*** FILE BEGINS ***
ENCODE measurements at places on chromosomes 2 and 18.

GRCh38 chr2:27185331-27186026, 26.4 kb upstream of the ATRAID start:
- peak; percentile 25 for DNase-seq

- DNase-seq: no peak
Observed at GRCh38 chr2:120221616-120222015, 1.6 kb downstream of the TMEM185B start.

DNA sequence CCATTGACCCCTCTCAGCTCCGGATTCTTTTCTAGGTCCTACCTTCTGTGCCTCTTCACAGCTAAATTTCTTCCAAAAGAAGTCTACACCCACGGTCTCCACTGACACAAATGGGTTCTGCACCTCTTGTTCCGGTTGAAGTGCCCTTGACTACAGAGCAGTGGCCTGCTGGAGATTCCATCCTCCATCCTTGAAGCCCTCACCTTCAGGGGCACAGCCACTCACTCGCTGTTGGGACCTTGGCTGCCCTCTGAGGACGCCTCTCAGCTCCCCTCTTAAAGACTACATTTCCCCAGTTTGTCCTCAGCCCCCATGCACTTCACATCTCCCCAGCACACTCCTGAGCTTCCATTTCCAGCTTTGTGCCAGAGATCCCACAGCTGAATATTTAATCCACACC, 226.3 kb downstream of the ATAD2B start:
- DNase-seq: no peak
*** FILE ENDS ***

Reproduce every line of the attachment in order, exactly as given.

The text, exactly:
ENCODE measurements at places on chromosomes 2 and 18.

GRCh38 chr2:27185331-27186026, 26.4 kb upstream of the ATRAID start:
- peak; percentile 25 for DNase-seq

- DNase-seq: no peak
Observed at GRCh38 chr2:120221616-120222015, 1.6 kb downstream of the TMEM185B start.

DNA sequence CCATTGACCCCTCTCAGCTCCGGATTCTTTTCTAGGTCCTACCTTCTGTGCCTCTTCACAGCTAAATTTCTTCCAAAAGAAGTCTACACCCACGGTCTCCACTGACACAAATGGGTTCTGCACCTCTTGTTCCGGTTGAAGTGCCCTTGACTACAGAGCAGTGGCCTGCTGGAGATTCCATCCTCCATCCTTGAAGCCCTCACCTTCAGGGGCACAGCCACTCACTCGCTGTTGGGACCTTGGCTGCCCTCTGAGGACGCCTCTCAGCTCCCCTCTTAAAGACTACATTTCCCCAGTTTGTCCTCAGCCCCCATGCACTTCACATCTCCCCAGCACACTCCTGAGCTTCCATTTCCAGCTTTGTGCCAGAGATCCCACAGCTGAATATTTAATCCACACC, 226.3 kb downstream of the ATAD2B start:
- DNase-seq: no peak